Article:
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Authors: Tarashea Nesbit

Tags: #Historical

The Wives of Los Alamos

BOOK: The Wives of Los Alamos
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For Jerritt.

 

For Margot.

Contents

 

 

1943

 

West

Us

Until We Found Our Own

Land

In the Day, in the Night

From Fields, from Concrete

Winter

Our Husbands

Cooking

Foreigners

Growing

Help

A Good Wife

When the Ground Trembled

Talk

 

1944

 

Intimacies

Military

Women’s Army Corps

Thaw

The Director

Letters

Heat

Husbands

The Beach

Wanted

The Commissary

Ants

The Theater

Our Children

Days

Exceptions

Close Quarters

Excursions

Waverley

Children

Pond

Longing

Spreading Rumors

Crossroads

Parenting

Blame

Instructions

Other Women’s Children

When We Woke

 

1945

 

Cities

Lookouts

Our Older Children

The Hush

A Night Passing

We Cheered, We Shuddered

Us

After

Lifted

Going Back

By the End

Our Last

The Director

Our Children

We Left

 

Acknowledgments

A Note on the Author

1943

West

O
VER THE BLACK
Sea, the Mediterranean, the Pacific, the Arctic, the Atlantic; in sewers, in trenches, on the ocean, in the sky: there was a war going on. Sometimes it seemed far away, barely happening, but then a mother or a wife placed a gold star in her living room window—her brother, her husband, her son, our neighbor—and the war became personal.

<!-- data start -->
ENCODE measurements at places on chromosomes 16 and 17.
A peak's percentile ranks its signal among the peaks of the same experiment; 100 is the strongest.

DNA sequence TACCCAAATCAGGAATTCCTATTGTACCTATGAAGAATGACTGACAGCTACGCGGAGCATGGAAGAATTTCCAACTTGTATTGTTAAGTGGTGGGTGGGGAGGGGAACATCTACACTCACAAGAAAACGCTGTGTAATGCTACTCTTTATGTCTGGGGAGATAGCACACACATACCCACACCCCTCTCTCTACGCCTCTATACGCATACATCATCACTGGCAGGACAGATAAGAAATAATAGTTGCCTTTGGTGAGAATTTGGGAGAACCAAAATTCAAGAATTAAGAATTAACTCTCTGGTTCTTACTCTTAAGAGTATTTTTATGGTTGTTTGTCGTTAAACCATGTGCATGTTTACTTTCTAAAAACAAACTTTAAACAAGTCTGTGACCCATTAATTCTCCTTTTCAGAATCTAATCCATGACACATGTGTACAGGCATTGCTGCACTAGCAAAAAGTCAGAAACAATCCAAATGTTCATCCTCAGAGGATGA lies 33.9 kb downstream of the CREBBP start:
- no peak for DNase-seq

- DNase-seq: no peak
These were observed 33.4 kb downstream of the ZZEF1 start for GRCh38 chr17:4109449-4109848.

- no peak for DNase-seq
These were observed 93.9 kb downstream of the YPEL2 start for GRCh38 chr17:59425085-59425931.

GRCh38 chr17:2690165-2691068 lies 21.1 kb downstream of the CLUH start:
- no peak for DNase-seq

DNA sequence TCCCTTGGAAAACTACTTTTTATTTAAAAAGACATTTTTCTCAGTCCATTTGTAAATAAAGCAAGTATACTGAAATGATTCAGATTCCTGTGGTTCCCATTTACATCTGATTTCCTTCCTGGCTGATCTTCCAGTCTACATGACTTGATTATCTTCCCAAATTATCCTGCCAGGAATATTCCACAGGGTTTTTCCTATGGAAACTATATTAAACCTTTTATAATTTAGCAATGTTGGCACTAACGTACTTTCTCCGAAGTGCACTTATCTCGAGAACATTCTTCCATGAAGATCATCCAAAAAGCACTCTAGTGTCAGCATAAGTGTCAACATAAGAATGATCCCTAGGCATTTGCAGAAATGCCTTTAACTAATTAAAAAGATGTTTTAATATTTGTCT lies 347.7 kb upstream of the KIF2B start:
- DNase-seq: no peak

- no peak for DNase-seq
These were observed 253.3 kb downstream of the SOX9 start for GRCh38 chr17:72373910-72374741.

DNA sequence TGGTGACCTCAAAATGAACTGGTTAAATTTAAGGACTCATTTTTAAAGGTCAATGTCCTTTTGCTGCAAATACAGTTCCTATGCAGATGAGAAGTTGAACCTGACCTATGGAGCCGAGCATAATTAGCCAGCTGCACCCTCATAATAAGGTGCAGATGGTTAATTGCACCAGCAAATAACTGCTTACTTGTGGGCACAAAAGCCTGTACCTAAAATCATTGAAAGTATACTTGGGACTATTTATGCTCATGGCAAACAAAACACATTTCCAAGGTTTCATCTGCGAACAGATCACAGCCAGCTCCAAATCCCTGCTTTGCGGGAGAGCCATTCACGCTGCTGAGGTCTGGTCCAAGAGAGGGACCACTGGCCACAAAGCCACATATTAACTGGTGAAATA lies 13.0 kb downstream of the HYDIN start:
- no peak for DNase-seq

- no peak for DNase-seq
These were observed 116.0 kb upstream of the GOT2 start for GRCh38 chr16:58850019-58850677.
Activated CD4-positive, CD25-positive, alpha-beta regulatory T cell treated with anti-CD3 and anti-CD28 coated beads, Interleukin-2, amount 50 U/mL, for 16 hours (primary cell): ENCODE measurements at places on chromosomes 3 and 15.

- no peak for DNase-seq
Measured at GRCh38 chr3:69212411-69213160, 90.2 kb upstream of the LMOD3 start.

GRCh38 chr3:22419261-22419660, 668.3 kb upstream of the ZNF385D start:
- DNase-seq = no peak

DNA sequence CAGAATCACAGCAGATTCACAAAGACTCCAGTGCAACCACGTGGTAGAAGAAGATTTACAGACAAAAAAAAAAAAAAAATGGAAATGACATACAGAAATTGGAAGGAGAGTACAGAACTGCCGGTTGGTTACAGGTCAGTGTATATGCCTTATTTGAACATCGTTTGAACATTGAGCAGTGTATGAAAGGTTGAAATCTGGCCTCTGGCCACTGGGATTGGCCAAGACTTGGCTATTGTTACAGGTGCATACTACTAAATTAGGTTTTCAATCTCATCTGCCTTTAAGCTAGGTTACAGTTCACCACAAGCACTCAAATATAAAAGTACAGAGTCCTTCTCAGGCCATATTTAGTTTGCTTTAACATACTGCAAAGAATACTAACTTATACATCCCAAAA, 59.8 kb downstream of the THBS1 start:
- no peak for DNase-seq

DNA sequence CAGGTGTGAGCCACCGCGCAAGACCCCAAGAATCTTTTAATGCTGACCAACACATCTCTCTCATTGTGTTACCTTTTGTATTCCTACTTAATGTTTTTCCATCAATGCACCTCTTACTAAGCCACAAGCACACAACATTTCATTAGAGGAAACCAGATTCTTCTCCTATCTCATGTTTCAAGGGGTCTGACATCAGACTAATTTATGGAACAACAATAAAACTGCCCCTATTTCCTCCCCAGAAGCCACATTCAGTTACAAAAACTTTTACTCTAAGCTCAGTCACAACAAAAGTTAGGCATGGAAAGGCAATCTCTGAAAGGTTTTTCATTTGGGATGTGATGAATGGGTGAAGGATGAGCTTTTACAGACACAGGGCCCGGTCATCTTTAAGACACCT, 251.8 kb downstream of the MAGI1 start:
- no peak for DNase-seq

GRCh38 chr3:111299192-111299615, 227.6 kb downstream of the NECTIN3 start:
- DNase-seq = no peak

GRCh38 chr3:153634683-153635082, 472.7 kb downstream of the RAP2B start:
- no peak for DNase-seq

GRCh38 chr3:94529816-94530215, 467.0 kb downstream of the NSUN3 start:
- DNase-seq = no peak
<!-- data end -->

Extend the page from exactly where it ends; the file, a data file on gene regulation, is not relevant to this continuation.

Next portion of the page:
I
T WAS MARCH
, gas was rationed; therefore the streets were quiet. We heard a car pull up in the driveway. We wiped our hands on our apron and placed the apron on the dishes. The doorbell rang and a young man, just slightly older than our husbands, about thirty-five, stood on our porch in a porkpie hat and asked whether the professor was home. His eyes were the color of stillness—something between a pale body of water and the fog that emerges above it. Although dinner was almost ready our house was chilly—we could not turn on the gas heater—and we invited him in but felt embarrassed by the cold. Our husbands came downstairs and they shook hands. This man was tall, but his shoulders stooped as if he had spent his life trying to appear smaller than he was in order to make others comfortable.

 

H
E ASKED OUR
husbands about their research at the university, we asked him to stay for dinner; he declined but said to our husbands,
I’ve got a proposal
,
and together they walked down the hallway to our husband’s office, and the door closed behind them.

 

W
HEN THEY CAME
out an hour later our husbands were flushed and smiling. They shook the man’s hand, smiled, and walked him out.

 

O
UR HUSBANDS JOINED
us in the kitchen and said,
We are going to the desert
, and we had no choice except to say
Oh my!
as if this sounded like great fun.
Where?
we asked, and no one answered. If we were the ones to see the man to the door—the future Director of our future unknown location—on the front porch he said to us,
I think you will like life up there.
We asked,
Where is “up there” exactly?
He hesitated and said,
My two loves are physics and the desert
.
My wife is my mistress
,
and winked at us. We watched him walk down the sidewalk two blocks and turn the corner.

 

O
R IT DID
not happen like that at all. One day, after we read books to our children, after we folded their blankets back, kissed them, tried to hurry along their sleep, we came downstairs to find our husbands smoking a pipe in their wingback chair, the orange one, an ugly thing we did not like, and we heard them ask us,
How’d you like to live in the Southwest?